Still afloat

By Audrey SomnardLex Kleren Switch to French for original article

Over the last two years, we've met a number of entrepreneurs. People who have thrown themselves head first into a risky venture. It was time to ask them for an update.

Starting your own company requires a certain amount of courage and determination, but also a little recklessness. In a country like Luxembourg, dominated by the national and European civil service, the financial sector and its generous collective agreements, and a relatively low unemployment rate (5% in Luxembourg, 6.5% in the euro zone), the setting is not exactly conducive to entrepreneurship. And yet. Over the past two years, the Lëtzebuerger Journal has met men and women who have set up their own businesses. Because they had a brilliant idea, because their CV was not attractive to recruiters, because they wanted to take their destiny into their own hands and become their own boss. It's a journey fraught with pitfalls and frankly risky, in the wake of an unprecedented Covid crisis. When we met them, these entrepreneurs were often just starting out. Some of them had been supported, for example, by the Touchpoints association, which helps refugees and people in precarious situations. People who will find it easier to find work if they create it for themselves.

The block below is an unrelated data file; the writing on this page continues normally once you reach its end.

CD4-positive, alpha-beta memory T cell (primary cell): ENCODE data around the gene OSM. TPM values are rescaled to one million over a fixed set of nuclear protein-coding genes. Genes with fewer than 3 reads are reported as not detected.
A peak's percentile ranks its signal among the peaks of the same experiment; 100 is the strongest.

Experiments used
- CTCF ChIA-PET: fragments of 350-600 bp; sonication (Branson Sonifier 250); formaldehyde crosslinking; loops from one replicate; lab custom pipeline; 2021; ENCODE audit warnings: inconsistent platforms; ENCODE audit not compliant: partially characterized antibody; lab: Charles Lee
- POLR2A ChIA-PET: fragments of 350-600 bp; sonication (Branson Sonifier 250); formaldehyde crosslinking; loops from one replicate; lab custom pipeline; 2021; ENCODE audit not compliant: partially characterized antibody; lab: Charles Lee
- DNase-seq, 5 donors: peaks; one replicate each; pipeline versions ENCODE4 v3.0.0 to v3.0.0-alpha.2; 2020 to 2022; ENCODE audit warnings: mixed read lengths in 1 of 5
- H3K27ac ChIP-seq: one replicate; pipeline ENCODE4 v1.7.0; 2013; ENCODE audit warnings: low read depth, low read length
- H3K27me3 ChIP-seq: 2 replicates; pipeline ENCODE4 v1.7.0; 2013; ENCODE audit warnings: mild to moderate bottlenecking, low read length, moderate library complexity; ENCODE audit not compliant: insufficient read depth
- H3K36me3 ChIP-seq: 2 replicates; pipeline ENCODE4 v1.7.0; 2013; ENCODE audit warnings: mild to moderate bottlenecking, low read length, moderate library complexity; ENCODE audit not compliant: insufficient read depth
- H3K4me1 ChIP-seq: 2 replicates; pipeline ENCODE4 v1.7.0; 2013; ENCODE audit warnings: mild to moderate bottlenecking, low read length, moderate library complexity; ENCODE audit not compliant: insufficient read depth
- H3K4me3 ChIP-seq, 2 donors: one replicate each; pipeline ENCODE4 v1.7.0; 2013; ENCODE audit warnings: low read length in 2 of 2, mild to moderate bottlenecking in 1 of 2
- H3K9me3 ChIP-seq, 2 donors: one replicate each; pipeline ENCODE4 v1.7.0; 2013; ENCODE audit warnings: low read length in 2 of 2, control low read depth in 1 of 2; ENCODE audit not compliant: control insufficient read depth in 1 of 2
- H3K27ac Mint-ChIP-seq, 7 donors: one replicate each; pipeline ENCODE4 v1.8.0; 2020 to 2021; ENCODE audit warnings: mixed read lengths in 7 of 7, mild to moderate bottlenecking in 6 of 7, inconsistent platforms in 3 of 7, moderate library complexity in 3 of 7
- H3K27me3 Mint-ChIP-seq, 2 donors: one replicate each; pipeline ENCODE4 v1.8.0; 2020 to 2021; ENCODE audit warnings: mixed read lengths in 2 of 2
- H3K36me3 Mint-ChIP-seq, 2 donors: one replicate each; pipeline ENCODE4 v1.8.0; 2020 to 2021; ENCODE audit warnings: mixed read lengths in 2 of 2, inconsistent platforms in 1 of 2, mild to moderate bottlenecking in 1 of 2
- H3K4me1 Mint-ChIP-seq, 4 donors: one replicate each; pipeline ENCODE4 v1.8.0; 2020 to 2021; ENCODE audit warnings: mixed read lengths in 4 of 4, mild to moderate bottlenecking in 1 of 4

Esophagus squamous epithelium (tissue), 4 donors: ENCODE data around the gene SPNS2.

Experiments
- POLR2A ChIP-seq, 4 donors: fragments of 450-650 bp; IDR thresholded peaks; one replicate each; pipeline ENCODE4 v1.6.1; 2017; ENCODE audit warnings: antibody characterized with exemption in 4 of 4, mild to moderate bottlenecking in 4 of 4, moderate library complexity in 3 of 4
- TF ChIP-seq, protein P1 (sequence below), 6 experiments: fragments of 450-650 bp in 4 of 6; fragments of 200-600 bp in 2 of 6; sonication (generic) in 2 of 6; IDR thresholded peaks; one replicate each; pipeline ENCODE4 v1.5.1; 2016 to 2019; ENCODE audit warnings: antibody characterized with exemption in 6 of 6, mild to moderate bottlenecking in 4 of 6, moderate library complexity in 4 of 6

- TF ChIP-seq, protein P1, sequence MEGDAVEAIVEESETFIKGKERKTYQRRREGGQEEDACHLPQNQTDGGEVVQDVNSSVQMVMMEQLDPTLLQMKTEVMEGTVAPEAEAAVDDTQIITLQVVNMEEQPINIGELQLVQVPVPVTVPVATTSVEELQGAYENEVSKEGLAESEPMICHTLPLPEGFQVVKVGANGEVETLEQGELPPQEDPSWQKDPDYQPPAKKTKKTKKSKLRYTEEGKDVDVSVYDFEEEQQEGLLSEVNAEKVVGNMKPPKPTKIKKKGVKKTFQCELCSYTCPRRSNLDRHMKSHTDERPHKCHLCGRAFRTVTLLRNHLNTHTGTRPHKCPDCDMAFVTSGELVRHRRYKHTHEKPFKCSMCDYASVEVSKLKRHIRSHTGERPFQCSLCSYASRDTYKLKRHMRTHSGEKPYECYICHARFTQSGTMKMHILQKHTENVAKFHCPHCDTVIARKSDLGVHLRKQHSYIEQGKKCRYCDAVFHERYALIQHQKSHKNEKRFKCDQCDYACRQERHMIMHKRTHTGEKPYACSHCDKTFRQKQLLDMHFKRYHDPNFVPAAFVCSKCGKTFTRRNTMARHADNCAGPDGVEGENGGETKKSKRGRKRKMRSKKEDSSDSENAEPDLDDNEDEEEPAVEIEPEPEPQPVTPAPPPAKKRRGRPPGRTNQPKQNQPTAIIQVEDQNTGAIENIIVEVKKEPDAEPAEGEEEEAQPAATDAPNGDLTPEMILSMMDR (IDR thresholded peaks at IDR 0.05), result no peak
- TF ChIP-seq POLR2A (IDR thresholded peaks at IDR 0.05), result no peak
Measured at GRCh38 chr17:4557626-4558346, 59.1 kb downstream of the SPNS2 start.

Epiphanie Negham was one of them. The young woman sacrificed everything to open her small shop selling African products in the centre of Wiltz. When we visited her last summer, we first had to find the right address, as the shop front was then hidden by scaffolding, which was to remain there for several weeks. Her shop, Fanny's Produits Naturels, was a little out of place in the narrow streets of the centre of Wiltz, and the local council had boosted Épiphanie's presence with flyers concocted at the time of the opening, in order to raise her profile. After all, she has chosen to invest in the north of the country to offer products that are usually found in Luxembourg and the south.

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